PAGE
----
Now, many of us would probably view that aesthetic as almost criminally wrong-headed, but you can’t deny it’s coherent. Say what you like about Q Magazine, at least it has an ethos. In commercial terms, it seems pretty successful, too: at the very least it has created a defensible market niche.

    And maybe more of us could embrace that aesthetic, if only we gave it a proper chance… But perhaps I am being too influenced by the next entry here.

  4. 54
    weej on 25 Apr 2014 #

    The road to venal and foolish is paved with the writing of criticism for a target audience / market niche rather than actually saying what you think, surely?

  5. 55
    Erithian on 25 Apr 2014 #

    Been offline since posting #40 but you’re spot on Tom!

  6. 56
    punctum on 25 Apr 2014 #

    Niches, and catering to them (reducing critics to the level of butlers), aren’t aesthetics. “Criminally wrong-headed but coherent”? You could say the same about fascism.

  7. 57
    James BC on 25 Apr 2014 #

    Yes you could, as Ed himself acknowledged by using that Big Lebowski reference (“at least it was an ethos”).

  8. 58
    punctum on 25 Apr 2014 #

    Clearly my whole life has been a failure, as evinced by my inability to spot obscure references to “cult” movies.

    The overgrown student union “ethos” is actually one of the worst aspects of FT. The whole “you either GET this reference from when the rest of us were at uni or you are an ABNORMAL ALIEN BEGONE” thing. The “who’s in and who’s out” business.

  9. 59
    iconoclast on 25 Apr 2014 #

    @59: I perhaps wouldn’t be quite so harsh, but you do have a point: smug clever self-aware self-knowing cult-referential hyper-trendy shite is still shite, however you dress it up.

  10. 60
    Tommy Mack on 25 Apr 2014 #

    Isn’t the problem with Q one of white, middle-class, male self-entitlement?

    It’s basically a specialist magazine (for £50 man) that claims to be an all-encompassing overview of music (because of the priviledge and over-representation of £50 man)

    Vibe doesn’t claim to cover anything other than Hip-Hop and RnB, Mixmag doesn’t claim to cover anything except dance but Q covers ‘a bit of everything’ (which is to say a lot of white-guy music and a bit of everything else because white middle-class guys are normal and everyone else is other: ‘you might want to check out this list of the top ten reggae albums of all time but you HAVE TO HAVE OK Computer because it is a BIG IMPORTANT WHITE-GUY ALBUM).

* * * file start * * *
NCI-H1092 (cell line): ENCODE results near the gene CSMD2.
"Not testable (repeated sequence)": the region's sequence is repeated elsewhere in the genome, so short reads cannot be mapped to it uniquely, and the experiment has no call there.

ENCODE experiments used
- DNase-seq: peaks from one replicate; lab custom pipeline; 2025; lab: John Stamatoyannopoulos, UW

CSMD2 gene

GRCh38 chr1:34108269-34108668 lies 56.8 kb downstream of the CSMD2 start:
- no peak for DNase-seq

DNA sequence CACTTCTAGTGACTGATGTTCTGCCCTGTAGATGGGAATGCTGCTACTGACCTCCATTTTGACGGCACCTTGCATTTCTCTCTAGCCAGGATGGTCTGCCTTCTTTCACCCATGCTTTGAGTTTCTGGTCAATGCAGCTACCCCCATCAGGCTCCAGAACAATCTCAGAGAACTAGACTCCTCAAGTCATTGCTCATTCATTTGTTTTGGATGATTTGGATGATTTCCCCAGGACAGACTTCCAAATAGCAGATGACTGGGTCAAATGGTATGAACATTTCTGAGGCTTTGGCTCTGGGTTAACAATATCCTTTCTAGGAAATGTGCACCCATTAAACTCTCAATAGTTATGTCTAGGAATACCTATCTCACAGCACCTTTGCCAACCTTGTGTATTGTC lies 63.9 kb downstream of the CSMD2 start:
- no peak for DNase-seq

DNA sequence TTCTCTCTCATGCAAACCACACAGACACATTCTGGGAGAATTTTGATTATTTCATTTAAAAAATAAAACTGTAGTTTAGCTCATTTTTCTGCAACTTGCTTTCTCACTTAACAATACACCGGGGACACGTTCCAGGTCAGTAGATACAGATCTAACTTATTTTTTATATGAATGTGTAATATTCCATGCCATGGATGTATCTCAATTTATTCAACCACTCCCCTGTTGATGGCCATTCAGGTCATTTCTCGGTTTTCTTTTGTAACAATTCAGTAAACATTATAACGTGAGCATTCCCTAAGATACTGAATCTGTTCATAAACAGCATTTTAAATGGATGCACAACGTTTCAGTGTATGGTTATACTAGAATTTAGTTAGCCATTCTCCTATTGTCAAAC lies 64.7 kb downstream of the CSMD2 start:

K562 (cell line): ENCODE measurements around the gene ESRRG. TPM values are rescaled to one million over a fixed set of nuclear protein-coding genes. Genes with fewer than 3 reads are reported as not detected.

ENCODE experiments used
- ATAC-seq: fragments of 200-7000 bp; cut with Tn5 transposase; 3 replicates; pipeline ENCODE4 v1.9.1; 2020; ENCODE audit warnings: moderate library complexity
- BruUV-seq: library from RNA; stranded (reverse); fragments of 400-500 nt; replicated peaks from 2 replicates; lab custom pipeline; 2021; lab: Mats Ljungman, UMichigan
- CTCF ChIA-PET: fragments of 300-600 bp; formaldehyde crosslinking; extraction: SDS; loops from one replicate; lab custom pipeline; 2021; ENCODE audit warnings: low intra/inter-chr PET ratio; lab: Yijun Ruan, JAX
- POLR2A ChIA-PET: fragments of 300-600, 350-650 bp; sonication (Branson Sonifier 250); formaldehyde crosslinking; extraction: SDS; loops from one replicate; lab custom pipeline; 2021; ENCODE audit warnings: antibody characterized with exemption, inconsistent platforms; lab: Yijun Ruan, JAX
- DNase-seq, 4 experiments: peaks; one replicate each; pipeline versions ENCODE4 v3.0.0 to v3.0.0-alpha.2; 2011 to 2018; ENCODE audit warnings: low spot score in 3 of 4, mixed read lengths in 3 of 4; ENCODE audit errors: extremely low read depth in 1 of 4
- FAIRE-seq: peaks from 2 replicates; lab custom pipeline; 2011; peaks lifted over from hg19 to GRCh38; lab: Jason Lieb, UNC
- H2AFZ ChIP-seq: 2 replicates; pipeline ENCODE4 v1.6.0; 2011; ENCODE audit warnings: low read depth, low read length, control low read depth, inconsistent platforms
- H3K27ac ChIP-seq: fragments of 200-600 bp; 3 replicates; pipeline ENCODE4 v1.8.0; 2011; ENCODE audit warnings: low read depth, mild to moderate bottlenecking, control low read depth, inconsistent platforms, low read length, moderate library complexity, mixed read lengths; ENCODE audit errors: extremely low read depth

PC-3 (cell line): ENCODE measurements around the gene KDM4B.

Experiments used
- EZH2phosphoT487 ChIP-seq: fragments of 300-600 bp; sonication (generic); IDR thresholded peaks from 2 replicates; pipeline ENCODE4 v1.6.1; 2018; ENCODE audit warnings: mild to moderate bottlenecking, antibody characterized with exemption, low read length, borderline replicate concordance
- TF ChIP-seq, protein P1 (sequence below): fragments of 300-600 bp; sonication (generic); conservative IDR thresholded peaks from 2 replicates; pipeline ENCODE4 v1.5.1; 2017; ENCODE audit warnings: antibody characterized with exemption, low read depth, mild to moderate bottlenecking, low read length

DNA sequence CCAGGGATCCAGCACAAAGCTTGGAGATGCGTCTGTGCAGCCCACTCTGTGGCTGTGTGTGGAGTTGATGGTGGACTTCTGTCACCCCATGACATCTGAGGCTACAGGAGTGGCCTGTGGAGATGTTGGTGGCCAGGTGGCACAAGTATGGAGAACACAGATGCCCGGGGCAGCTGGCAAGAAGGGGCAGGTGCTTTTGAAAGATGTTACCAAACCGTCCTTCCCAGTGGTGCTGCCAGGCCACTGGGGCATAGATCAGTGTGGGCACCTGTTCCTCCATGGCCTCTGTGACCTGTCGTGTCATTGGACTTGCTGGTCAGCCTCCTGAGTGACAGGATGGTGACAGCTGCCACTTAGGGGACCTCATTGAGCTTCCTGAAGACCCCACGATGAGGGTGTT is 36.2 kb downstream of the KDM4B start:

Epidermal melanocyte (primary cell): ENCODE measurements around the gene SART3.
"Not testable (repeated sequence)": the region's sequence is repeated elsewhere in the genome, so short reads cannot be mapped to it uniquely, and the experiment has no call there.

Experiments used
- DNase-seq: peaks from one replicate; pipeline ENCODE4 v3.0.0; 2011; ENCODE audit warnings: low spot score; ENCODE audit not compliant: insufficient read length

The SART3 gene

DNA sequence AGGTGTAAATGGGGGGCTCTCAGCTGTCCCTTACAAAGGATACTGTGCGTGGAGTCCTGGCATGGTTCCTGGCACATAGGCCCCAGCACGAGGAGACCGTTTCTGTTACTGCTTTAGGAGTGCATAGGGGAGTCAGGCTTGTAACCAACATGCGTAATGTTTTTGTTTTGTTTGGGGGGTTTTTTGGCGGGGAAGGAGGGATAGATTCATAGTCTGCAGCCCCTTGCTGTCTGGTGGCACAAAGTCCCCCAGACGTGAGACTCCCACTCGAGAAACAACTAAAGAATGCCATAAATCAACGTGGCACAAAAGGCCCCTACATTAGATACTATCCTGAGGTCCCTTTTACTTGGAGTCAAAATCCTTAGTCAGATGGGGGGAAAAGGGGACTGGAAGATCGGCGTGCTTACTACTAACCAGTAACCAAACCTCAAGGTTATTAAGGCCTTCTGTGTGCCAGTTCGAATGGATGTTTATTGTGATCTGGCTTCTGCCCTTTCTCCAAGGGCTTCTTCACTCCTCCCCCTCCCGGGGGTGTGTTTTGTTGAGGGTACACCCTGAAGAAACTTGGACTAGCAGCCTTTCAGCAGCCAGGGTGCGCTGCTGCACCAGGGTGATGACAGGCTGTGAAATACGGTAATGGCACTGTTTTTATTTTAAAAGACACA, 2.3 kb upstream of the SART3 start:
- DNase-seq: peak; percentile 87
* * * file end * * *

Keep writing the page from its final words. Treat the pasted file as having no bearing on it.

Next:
Perhaps I’m being a bit studenty myself in drawing Qs division of mainstream and other partly along racial lines (I’m not suggesting anyone at Q is a racist) – Let me put it another way: if you were a total hip hop head but you also owned Nevermind, OK Computer and London Calling, all which you gave an occasional play, you probably wouldn’t claim to be an authority on rock music whereas, I always imagine Q man as seeing himself as an educated and broad-minded person because he occaisionally plays What’s Going On, Legend and Blue Lines amid a load of Radiohead, Coldplay, U2 etc.

    They also gave Adam Ant’s Hits two stars so must burn in hell forever.

  11. 61
    Tom on 25 Apr 2014 #

    Since I’ve never met Ed or James BC, I don’t think you can really hang a charge of FT cliqueiness on them, Punctum!

  12. 62
    Tom on 25 Apr 2014 #

    Anyway, Q magazine – to be honest, I hardly notice it any more. I mean, I follow a bunch of music journos on Twitter, and Q hardly ever gets mentioned. Nobody says “Wow, did you read…?” about a Q review. If someone says something interesting in a Q interview, it’s in the papers the next day anyhow. The circulation’s halved in the last year, and readership dropped 40% the year before that. It’s scrapping for identity and readers in the middle of a bunch of roughly identical magazines, most of whom have more authority or a more clearly-defined taste. The thought of buying it is…. it’s impossible to imagine being so desperate. (Though tbh I never buy music magazines, so I’m not the best person to ask there). So while I think Tommy Mack, Ed, Punctum et al have decent points about its failings, it’s also never seemed less relevant.